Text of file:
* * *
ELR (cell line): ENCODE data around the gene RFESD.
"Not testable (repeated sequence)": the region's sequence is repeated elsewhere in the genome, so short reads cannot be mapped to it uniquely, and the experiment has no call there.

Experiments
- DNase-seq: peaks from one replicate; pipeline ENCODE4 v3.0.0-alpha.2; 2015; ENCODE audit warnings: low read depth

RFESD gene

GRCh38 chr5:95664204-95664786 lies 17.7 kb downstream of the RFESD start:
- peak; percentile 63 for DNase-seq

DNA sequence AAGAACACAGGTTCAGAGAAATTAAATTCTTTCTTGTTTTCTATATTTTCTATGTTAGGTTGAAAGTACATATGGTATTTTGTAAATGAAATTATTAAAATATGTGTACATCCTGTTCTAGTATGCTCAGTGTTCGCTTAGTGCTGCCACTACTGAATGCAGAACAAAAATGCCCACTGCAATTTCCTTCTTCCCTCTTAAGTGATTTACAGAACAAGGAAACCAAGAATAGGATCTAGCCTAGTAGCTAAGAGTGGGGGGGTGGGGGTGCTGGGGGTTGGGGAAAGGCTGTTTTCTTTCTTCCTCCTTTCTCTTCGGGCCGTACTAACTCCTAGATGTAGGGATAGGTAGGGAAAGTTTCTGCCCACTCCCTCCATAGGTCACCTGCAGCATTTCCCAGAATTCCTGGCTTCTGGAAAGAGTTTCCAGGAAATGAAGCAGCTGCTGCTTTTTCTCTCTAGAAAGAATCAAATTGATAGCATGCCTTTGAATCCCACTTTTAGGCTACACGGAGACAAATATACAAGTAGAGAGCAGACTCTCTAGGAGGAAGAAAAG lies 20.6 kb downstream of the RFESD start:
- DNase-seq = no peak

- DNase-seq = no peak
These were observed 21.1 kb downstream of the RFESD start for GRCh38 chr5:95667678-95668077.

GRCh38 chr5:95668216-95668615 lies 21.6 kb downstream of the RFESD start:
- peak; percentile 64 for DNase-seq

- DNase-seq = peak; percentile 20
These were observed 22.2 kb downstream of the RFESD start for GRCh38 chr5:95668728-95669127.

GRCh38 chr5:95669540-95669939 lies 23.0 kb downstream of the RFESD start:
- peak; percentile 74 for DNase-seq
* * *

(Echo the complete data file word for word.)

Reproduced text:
ELR (cell line): ENCODE data around the gene RFESD.
"Not testable (repeated sequence)": the region's sequence is repeated elsewhere in the genome, so short reads cannot be mapped to it uniquely, and the experiment has no call there.

Experiments
- DNase-seq: peaks from one replicate; pipeline ENCODE4 v3.0.0-alpha.2; 2015; ENCODE audit warnings: low read depth

RFESD gene

GRCh38 chr5:95664204-95664786 lies 17.7 kb downstream of the RFESD start:
- peak; percentile 63 for DNase-seq

DNA sequence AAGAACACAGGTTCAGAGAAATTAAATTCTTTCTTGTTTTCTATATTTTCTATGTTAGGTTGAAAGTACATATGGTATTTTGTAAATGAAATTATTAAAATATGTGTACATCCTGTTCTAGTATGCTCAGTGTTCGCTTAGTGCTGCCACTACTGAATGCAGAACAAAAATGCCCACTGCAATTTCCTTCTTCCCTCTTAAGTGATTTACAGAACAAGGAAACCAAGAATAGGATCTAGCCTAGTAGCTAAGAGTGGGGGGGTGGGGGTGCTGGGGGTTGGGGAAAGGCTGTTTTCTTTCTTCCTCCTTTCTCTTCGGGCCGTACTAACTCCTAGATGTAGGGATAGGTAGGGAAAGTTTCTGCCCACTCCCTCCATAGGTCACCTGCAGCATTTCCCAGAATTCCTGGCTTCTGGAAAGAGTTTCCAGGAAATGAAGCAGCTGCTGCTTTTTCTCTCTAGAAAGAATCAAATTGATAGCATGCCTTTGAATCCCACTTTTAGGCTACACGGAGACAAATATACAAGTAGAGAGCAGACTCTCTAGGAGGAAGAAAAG lies 20.6 kb downstream of the RFESD start:
- DNase-seq = no peak

- DNase-seq = no peak
These were observed 21.1 kb downstream of the RFESD start for GRCh38 chr5:95667678-95668077.

GRCh38 chr5:95668216-95668615 lies 21.6 kb downstream of the RFESD start:
- peak; percentile 64 for DNase-seq

- DNase-seq = peak; percentile 20
These were observed 22.2 kb downstream of the RFESD start for GRCh38 chr5:95668728-95669127.

GRCh38 chr5:95669540-95669939 lies 23.0 kb downstream of the RFESD start:
- peak; percentile 74 for DNase-seq